Timothy Devinney on Overpaid Vice-Chancellors

In an excellent recent piece on his own website, Timothy Devinney looks at how the compensation of Australian Vice Chancellors compares to those of the UK and the US. He gave me permission to re-use his calculations. Below I give you the guts of his story which, if one uses updated figures from the ones he uses, gets you to the realisation that Vice-Chancellors at the GO8 and ‘Technology’ universities get 300% in total compensation of what Vice-Chancellors at comparable US and UK institutions get.

Timothy’s first and main empirical finding is that “Overall, the average compensation of a top 100 US public university president is A$480,409; that of a UK vice chancellor A$456,867; and that of an Australian vice chancellor A$721,607. ”

Now, that sounds like Australian Vice-Chancellors are ‘only’ paid some 155% of the compensation of equivalent US and UK Vice-Chancellors, doesn’t it? Not 300% by a long way. But this is where one should dig deeper into the data (explained in his Footnote 3).

Timothy’s data on the US is on total compensation, so includes bonuses and pensions and side-benefits. His data on the UK includes salaries and pensions. Yet his data on Australia is just salary.

In Australia, the salaries that you find in the annual reports do not capture all the elements in the total compensation package of the Vice Chancellors. It misses bonuses, superannuation and side-benefits. And these are large chunks of the total compensation package.

To start with bonuses, my recent post on the goings-on at QUT already mentioned that the average bonus for the Vice Chancellor plus Deputy Vice-Chancellors there was A$270,000 in 2011. That reflects an average bonus of around 40-50% for that layer of administrators.

Employer contributions to superannuation are not normally reported in Australian salary scales, but usually lie in the range of 14-17%.

If we add these probable bonuses and superannuation contributions to the stated salaries of all Australian VC’s (40% and 17% compounded), we get an average monetary compensation of A$1,118,000 per Vice Chancellor in Australia. And that does not yet include the chauffeur-driven car, the business-class travel, or other forms of additional compensation, but let’s be generous and pretend those don’t exist.

So if you just look at monetary compensations for the average Vice Chancellors, then the Australian ones get paid around 250% of that of the top 100 American universities and UK counterparts.

But of course we are then comparing the average Australian VC with the average VC of the better universities in America and the UK. This is not the proper comparison because Australian universities are not in the same league as the top 10 American ones where the salaries are of course higher. If you compare with the more appropriate level of American and UK universities (the bottom of the top 100), you find that you are looking at average total compensations of around A$400,000 in the US and the UK. Using that as a comparison gets you the stunning number that an Australian VC gets paid around 300% of equivalent VCs in the UK and the US.

If one then reflects on Timothy’s finding that the VCs at the GO8 and SJT/ATN universities in Australia get paid at least 20% more than the VCs of other universities in Australia, one should realise that one is looking at an approximate total compensation package of around 1.3 million for VCs at the GO8/ATN/SJT universities in Australia, bringing their compensation well above 300% of VCs at equivalent universities in the UK and the US.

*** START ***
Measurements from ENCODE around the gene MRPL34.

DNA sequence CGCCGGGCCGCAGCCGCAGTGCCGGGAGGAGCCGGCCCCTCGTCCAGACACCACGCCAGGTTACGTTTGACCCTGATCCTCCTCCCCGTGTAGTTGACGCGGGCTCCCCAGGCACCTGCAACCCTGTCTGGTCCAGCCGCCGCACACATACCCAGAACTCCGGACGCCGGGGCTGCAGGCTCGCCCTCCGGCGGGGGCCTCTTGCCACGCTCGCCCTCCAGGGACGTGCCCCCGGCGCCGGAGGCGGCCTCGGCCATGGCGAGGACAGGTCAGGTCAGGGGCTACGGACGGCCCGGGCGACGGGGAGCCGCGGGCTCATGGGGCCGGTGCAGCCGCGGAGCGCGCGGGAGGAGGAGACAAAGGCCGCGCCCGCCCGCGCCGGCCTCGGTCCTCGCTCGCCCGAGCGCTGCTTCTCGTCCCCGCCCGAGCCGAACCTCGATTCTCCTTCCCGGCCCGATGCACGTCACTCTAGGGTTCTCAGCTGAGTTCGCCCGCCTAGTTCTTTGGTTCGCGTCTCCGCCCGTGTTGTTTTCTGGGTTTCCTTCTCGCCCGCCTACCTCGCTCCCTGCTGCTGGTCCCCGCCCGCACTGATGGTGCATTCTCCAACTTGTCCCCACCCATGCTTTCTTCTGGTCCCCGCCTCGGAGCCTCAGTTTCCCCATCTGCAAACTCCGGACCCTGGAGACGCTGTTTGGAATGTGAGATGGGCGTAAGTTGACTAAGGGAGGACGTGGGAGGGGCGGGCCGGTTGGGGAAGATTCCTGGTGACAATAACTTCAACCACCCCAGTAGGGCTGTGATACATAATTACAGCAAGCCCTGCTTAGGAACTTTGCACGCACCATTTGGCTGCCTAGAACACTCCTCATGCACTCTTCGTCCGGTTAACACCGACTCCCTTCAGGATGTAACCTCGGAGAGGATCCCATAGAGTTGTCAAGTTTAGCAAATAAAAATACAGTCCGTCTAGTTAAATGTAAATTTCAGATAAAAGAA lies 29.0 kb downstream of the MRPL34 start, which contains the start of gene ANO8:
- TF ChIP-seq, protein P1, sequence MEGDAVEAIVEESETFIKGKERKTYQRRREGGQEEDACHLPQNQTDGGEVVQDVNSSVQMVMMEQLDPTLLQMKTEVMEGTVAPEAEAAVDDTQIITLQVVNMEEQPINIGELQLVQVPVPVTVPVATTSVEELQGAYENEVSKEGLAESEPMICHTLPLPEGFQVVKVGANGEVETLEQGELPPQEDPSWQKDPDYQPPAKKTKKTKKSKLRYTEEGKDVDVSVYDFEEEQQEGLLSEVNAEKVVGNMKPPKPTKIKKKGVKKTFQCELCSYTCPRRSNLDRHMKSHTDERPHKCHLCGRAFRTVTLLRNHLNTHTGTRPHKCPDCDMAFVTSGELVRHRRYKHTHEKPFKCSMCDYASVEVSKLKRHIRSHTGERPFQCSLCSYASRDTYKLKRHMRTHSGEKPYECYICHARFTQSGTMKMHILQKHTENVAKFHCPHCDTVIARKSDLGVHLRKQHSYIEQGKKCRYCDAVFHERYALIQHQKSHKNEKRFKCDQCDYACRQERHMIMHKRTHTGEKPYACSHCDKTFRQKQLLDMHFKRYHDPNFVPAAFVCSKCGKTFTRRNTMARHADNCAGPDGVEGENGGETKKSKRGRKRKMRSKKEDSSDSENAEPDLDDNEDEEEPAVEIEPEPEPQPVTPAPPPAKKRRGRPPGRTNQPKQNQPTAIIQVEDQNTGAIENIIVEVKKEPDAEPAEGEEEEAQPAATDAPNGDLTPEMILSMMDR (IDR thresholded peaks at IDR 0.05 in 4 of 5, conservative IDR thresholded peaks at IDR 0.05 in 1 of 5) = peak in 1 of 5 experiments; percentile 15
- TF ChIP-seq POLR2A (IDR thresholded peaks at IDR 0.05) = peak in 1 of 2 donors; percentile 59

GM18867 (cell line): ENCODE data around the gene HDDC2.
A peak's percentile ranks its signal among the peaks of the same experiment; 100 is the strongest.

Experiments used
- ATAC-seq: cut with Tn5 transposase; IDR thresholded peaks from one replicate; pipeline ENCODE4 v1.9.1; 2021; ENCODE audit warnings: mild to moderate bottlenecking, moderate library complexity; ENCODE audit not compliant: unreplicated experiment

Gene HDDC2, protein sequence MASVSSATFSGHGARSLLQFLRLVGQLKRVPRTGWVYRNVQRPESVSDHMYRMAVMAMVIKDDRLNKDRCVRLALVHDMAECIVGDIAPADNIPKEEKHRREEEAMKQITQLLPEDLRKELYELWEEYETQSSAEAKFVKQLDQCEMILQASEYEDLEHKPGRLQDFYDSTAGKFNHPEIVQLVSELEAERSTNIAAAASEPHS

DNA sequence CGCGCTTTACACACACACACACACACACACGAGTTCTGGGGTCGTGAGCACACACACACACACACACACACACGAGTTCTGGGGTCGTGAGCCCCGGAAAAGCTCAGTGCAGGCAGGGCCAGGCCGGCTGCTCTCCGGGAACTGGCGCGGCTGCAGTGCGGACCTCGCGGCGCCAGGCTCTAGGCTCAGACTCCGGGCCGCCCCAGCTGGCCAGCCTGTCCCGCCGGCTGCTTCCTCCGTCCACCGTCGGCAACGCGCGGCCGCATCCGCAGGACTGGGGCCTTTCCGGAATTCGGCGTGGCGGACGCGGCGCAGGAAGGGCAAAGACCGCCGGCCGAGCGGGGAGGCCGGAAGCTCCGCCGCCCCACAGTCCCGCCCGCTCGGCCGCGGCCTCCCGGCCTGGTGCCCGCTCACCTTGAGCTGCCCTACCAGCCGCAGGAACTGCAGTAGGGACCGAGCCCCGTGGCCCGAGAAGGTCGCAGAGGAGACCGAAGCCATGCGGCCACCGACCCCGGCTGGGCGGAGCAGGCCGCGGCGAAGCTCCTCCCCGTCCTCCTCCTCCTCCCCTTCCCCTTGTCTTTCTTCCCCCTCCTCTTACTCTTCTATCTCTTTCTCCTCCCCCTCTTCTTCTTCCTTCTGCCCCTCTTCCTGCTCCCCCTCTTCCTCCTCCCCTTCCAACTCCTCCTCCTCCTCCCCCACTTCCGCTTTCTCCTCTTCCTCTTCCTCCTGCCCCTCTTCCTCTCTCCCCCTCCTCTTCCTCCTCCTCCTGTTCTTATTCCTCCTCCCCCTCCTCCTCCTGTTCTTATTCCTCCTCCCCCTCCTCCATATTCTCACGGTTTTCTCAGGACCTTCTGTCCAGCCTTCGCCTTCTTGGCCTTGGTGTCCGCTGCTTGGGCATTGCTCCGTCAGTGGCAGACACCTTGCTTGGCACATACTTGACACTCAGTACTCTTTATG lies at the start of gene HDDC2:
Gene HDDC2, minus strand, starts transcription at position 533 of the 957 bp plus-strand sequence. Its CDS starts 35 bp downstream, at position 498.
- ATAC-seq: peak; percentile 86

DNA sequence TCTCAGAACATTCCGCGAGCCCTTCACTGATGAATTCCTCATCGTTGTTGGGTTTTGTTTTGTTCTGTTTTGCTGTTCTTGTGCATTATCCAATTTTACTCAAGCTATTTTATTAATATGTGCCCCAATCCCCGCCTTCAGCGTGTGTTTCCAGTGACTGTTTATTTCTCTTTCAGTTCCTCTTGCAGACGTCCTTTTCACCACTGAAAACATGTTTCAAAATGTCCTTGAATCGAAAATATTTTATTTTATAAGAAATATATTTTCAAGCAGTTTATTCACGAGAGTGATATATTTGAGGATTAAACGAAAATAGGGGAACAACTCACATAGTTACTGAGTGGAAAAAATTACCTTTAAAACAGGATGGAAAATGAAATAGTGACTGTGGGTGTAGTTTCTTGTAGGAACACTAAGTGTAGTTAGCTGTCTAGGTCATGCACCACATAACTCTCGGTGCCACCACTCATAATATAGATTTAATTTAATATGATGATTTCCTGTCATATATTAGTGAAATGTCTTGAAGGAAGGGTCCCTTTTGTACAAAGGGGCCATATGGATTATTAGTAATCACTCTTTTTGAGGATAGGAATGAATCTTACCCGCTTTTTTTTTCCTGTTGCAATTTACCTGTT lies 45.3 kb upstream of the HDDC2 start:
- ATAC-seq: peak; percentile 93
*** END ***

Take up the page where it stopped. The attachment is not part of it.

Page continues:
Nice jobs if you can get them! And, as Timothy argues, we are clearly not looking at pay-for-performance, but rather at the compensation levels agreed between different layers of the same entity, i.e. between chancelleries and chancellery-appointed Senates!

As I argued in an earlier piece, one possible solution to the massive governance problem at Australian universities is to have a compensation ceiling wherein no-one in the universities administration can earn more than the Prime-Minister of the day. That would restrict Vice Chancellors to compensations considered normal in top universities in the US.

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Andrew Norton
Andrew Norton
11 years ago

I don’t really know how VC salaries are set (though at least at U of M they did include things like imputed rent on the VC’s house). But whether or not there is a massive governance failure, I suspect governance changes have had a major impact. Since the 1990s internal interests such as staff and students have had their representatives reduced or removed, while external representatives, especially those with business experience, have been increased. The former would have tended to share in the general status anxiety of academia plus the ritual loathing of the central administration, which would have created downward pressure on VC salaries. The latter would have had corporate CEO salaries as their mental norm of what pay levels should be, which would have created upward pressure.

James Rice
11 years ago

These posts (and the earlier one) make for some very interesting reading. Timothy Devinney’s post, though, does compare compensation packages using exchange rates in 2010 rather than purchasing power parities and, in Australia, exchange rates and purchasing power parities have diverged significantly in recent years. Using exchange rates rather than purchasing power parities (for private consumption) understates the US figures by around 43 per cent and the UK figures by around 31 per cent. That goes some way towards closing the gap between Timothy Devinney’s original figures for Australia and for the US and UK, although the gap isn’t closed completely. And after taking into account the factors mentioned in Paul’s post, Australian Vice-Chancellors don’t get paid 300 per cent of what equivalent Vice-Chancellors in the US and UK get paid…only 200 per cent!